Make Haste to D’Youville Kavinoky

To paraphrase Jane Austen, “It is a truth universally acknowledged that productions at D’Youville Kavinoky Professional Theatre are gorgeously staged and thoroughly enjoyable.”

Well, that’s what this affirmed Janeite thinks about Kate Hamill’s adaptation of the iconic novel Pride & Prejudice on stage now to March 27.

While Hamill took some liberties, they were noble and with purpose to advance the storyline admirably for the stage. Director Kristen Tripp Kelley is no stranger to Austen or Hamill: back in 2019, she was a Dashwood sister in Irish Classical Theatre Company’s production of Austen’s Sense and Sensibility. She also cast S&S alumni Ben Michael Moran and Renee Landrigan and they were fine choices indeed.

If you yawned through your high school assignment to read the book –  only to delight in the British TV series in 1995 (two words: Colin Firth) – which prompted you to read the book again and love every smartly crafted sentence, you will enjoy it all again on stage. Yes, it’s abbreviated but the most delicious moments are here. Moran is wonderfully smug as Mr. Darcy, the proud man who’s in want of a wife who is not his cousin. Landrigan is double cast as Lydia, the silly youngest sister of the Bennet clan and the haughty Lady Catherine DeBourgh. There’s other clever double, n’igh triple, casting here, too. Lissette is both the winsome Jane Bennet and Miss DeBourgh (under layers of black lace). Diane DeBernardo is the easily vexed Mrs. Bennet and the drole servant. Chris Brandjes is the calm father Mr. Bennet and the eager-to-marry Charlotte Lucas. Jake Albarella is Darcy’s best friend Mr. Bingley and Bennet sister Mary. Jake Hayes brings it as creepy Mr. Collins, slightly dodgy Mr. Wickham and Miss Bingley. Yes, there’s some fine gender-bending here and these three actors carry it off superbly. Lest we forget the equally proud Elizabeth Bennet, charmingly played by Gabriella McKinley.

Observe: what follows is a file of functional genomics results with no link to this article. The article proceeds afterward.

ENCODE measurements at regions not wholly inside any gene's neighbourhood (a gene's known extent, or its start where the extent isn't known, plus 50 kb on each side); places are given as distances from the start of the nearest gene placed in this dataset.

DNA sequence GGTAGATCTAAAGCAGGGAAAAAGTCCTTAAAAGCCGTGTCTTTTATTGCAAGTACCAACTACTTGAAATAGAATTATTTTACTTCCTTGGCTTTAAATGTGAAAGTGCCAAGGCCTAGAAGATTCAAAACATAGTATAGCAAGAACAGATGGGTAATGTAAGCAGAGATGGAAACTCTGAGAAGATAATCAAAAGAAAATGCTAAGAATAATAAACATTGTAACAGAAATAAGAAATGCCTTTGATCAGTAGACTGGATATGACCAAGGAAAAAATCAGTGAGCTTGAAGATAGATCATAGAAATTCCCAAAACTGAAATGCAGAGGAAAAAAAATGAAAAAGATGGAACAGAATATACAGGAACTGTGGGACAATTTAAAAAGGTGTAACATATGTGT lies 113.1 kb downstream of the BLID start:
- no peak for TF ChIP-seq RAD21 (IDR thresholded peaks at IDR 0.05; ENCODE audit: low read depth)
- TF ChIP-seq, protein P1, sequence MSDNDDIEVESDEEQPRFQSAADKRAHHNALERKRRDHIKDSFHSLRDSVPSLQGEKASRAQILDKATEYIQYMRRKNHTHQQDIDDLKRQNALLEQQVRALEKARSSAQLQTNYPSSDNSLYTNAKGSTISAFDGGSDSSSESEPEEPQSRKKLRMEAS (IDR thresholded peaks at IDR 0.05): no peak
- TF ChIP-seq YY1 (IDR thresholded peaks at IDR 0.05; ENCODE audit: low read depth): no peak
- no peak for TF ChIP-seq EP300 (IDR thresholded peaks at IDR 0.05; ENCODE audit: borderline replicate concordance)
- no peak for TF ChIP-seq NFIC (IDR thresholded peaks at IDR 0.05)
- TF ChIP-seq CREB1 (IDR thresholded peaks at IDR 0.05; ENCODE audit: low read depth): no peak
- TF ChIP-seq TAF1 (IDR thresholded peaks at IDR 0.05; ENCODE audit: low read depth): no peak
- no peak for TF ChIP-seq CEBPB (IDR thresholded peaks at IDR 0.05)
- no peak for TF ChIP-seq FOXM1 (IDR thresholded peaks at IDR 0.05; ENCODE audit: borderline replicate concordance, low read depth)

The whole experience is Regency literature come to life. David King’s set is elegant and complements without competing with theatre’s design. Lindsay Salamone’s costumes are exquisite with rich colors and textures you can see at the back of the house. Robert Cooke choreographs some lovely reels and other period dances to contemporary music played in an early 19th century style. Yes, Journey never sounded so prim and proper. The musicians aren’t identified in the program, but this touch was a delightful aural surprise.   

Even if you don’t lock into the plot (in brief, girls must marry well to save the family’s fate and it’s a mother’s duty make perfect matches her full time raison d’etre), there’s a lot to enjoy here, particularly Albarella, Hayes, and Brandjes in their multiple roles. After missing so much live theatre the past couple years, it’s just good to relax and laugh in this luscious house again.

Pride & Prejudice runs about two hours with a 15-minute intermission. Find details and tickets at